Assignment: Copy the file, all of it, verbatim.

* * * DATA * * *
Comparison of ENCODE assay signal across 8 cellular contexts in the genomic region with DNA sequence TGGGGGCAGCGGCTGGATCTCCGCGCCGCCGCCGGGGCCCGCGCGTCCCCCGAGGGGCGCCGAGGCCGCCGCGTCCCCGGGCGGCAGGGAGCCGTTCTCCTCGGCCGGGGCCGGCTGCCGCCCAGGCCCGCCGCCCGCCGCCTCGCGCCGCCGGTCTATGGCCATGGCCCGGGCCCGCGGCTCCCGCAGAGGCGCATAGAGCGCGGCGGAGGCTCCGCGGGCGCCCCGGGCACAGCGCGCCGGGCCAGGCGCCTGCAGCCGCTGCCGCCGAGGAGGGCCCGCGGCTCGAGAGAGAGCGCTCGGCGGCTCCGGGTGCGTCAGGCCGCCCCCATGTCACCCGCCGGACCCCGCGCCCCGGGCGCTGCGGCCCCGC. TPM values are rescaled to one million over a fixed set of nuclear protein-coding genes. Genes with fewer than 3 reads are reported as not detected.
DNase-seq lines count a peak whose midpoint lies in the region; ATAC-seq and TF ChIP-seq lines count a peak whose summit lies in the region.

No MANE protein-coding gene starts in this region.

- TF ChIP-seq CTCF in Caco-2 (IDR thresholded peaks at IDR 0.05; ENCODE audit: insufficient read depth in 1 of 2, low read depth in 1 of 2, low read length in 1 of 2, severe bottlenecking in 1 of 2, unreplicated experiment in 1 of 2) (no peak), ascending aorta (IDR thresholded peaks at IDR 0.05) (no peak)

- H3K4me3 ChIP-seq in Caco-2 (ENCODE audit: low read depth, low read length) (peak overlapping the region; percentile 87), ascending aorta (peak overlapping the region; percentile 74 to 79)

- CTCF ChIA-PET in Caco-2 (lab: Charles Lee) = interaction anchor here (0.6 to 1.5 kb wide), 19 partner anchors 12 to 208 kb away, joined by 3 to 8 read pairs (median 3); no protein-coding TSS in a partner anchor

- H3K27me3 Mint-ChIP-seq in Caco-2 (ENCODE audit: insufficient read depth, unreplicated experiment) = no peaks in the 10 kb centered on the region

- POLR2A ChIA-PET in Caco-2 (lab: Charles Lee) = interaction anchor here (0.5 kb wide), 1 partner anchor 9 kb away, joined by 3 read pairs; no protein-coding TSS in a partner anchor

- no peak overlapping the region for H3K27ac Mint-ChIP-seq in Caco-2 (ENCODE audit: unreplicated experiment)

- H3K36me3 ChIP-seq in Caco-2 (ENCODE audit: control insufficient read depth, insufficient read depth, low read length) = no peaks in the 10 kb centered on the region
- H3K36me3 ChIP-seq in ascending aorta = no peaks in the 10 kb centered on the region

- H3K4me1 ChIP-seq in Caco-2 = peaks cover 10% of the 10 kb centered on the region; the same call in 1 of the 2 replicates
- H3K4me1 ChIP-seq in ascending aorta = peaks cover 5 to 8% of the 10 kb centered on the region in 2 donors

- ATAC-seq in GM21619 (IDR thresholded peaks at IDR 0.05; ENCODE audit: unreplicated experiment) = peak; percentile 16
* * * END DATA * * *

Comparison of ENCODE assay signal across 8 cellular contexts in the genomic region with DNA sequence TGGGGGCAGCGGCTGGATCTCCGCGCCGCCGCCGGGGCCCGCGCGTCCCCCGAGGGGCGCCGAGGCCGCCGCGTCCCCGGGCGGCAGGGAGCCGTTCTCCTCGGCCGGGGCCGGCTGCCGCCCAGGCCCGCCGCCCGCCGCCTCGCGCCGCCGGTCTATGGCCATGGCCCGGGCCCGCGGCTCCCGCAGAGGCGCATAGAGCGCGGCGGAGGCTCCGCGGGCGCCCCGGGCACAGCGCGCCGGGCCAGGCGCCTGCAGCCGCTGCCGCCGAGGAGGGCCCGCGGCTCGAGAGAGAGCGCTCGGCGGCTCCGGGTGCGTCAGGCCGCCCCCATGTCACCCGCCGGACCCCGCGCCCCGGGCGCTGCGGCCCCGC. TPM values are rescaled to one million over a fixed set of nuclear protein-coding genes. Genes with fewer than 3 reads are reported as not detected.
DNase-seq lines count a peak whose midpoint lies in the region; ATAC-seq and TF ChIP-seq lines count a peak whose summit lies in the region.

No MANE protein-coding gene starts in this region.

- TF ChIP-seq CTCF in Caco-2 (IDR thresholded peaks at IDR 0.05; ENCODE audit: insufficient read depth in 1 of 2, low read depth in 1 of 2, low read length in 1 of 2, severe bottlenecking in 1 of 2, unreplicated experiment in 1 of 2) (no peak), ascending aorta (IDR thresholded peaks at IDR 0.05) (no peak)

- H3K4me3 ChIP-seq in Caco-2 (ENCODE audit: low read depth, low read length) (peak overlapping the region; percentile 87), ascending aorta (peak overlapping the region; percentile 74 to 79)

- CTCF ChIA-PET in Caco-2 (lab: Charles Lee) = interaction anchor here (0.6 to 1.5 kb wide), 19 partner anchors 12 to 208 kb away, joined by 3 to 8 read pairs (median 3); no protein-coding TSS in a partner anchor

- H3K27me3 Mint-ChIP-seq in Caco-2 (ENCODE audit: insufficient read depth, unreplicated experiment) = no peaks in the 10 kb centered on the region

- POLR2A ChIA-PET in Caco-2 (lab: Charles Lee) = interaction anchor here (0.5 kb wide), 1 partner anchor 9 kb away, joined by 3 read pairs; no protein-coding TSS in a partner anchor

- no peak overlapping the region for H3K27ac Mint-ChIP-seq in Caco-2 (ENCODE audit: unreplicated experiment)

- H3K36me3 ChIP-seq in Caco-2 (ENCODE audit: control insufficient read depth, insufficient read depth, low read length) = no peaks in the 10 kb centered on the region
- H3K36me3 ChIP-seq in ascending aorta = no peaks in the 10 kb centered on the region

- H3K4me1 ChIP-seq in Caco-2 = peaks cover 10% of the 10 kb centered on the region; the same call in 1 of the 2 replicates
- H3K4me1 ChIP-seq in ascending aorta = peaks cover 5 to 8% of the 10 kb centered on the region in 2 donors

- ATAC-seq in GM21619 (IDR thresholded peaks at IDR 0.05; ENCODE audit: unreplicated experiment) = peak; percentile 16